The Weekly “Stand Up”
In my life, Sunday evenings just before I wind down for bed are a very special time. I use this time to reflect on the previous week and to strategize for the week to come by adjusting course as needed. This is a practice that I picked up from other personal development professionals over the years and it is also consistent with Personal Agility practices.
But in order for these sessions to be part of my Agile life, there are a few things that need to be done. First, the reflection needs to be targeted, lovingly critical and honest, and celebratory. To be targeted, I mean I’m taking a look at the goals I defined for myself the previous week to see how I matched up to those self-expectations. I’m also considering my broad vision that I have mentally constructed for my life and how I see myself in the future.
This is important because I don’t want this reflection to be subject to whatever crosses my mind. Like, “Oh, I passed off my shopping cart to that old lady on Thursday so she didn’t have to walk all the way across the store to get one. I guess I was a nice guy this week!” It’s nice to be nice, but if that wasn’t one of my goals, I don’t want to waste my time thinking about it right now.
It is also important that my reflection is lovingly critical and honest. I want this feedback system to be grounding in self-love, completely devoid of negative self-talk. That said, the session needs to do some good, so I also don’t want to shower myself with compliments either. I can see how this might be difficult to get right at first for some people, but really, I’ve been critiquing my own performance like this for long enough that I can be pretty honest without feeling like I’m kicking myself.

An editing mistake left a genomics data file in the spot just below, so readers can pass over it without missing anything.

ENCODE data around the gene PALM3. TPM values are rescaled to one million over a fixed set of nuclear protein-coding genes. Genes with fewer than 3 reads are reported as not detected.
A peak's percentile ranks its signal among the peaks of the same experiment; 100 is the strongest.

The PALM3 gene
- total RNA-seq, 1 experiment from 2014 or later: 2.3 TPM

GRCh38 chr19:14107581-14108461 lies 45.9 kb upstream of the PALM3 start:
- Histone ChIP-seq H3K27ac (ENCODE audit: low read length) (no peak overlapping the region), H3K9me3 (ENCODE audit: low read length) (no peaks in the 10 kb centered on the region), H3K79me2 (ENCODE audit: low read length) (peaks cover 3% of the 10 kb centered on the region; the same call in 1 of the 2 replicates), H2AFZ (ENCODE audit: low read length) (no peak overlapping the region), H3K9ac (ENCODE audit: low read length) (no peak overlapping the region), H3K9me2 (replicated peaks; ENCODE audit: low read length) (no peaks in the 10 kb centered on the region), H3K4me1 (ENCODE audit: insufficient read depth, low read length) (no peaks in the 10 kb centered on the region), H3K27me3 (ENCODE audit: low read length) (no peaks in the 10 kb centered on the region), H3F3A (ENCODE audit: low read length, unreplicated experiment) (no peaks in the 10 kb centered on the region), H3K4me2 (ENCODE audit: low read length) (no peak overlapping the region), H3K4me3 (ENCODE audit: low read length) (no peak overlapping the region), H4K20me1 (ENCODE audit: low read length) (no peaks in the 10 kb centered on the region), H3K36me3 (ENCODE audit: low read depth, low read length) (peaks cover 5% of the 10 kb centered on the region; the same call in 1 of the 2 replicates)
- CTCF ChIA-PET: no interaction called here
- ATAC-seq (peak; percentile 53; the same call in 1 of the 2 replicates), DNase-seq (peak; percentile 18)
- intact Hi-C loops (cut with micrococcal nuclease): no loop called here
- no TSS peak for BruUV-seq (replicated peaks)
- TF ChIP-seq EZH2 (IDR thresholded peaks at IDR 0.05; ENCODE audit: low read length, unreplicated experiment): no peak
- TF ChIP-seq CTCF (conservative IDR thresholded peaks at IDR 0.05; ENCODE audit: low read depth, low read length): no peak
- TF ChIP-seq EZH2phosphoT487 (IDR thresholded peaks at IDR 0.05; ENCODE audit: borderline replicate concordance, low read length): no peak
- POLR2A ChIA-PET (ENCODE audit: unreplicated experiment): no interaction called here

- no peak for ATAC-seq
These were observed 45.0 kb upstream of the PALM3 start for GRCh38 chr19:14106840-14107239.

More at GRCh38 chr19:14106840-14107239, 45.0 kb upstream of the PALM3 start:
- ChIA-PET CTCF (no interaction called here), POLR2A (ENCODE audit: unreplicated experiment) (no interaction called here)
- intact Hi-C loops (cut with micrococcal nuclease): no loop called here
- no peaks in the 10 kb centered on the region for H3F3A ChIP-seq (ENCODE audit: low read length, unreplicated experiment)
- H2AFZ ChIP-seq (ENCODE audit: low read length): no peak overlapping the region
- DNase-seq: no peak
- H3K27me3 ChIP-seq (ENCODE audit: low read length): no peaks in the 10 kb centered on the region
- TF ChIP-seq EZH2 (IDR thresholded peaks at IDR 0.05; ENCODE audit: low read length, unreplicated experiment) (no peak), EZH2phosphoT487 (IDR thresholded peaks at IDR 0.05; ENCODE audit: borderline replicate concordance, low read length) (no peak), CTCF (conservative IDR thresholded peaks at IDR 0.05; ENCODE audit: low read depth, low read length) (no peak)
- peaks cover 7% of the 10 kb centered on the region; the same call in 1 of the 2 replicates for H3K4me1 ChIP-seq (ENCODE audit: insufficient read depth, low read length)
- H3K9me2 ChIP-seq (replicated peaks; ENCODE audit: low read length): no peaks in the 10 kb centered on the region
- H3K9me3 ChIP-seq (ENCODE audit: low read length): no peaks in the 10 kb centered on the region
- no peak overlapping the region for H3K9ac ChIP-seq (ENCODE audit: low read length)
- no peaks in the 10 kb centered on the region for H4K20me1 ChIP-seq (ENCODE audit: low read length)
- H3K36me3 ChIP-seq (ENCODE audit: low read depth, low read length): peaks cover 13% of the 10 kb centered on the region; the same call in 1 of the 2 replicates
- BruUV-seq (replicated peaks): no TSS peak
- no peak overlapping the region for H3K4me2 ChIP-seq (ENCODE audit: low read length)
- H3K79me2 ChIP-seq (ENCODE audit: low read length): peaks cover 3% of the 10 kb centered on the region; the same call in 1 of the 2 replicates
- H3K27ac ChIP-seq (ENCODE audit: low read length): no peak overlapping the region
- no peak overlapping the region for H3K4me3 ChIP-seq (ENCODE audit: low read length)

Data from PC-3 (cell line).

The third important aspect of my reflection is that it needs to be celebratory. This is the part where I intentionally build up as much pride and feelings of accomplishment as I possibly can. If my goal a week ago was X and now, seven days later, I have accomplished X, you better believe I’m throwing a mental party for myself!
Next, I like to mentally gear up for the week ahead. This is the most Agile part of this process, I think. The reason I say that is because these sessions are periodic and the reason they are periodic is because plans, situations, needs, and how I need to manage it all will change. So considering my broad vision that I mentioned before, what is it that I need to get done this week to keep me on track?
But this is also very specific; it is exactly three goals, and these goals have to be the three most important goals toward my vision that must get done in the coming week.
Two goals might not push me hard enough and I might not make enough progress. Four goals might push me too hard, and if put too much on my plate and consistently fail to accomplish goals, I might become discouraged or risk burn-out.
So, it’s the three most important goals for that week and at that time. And, I have all of the data (inputs) from the reflection session that I just did for the previous week’s work to use to help me figure out – in context – exactly what those goals should be.
And that’s really it. It doesn’t have to take long and it is a serious help to keep me focused on the right stuff, to keep me motivated, and to keep me moving forward in my own way.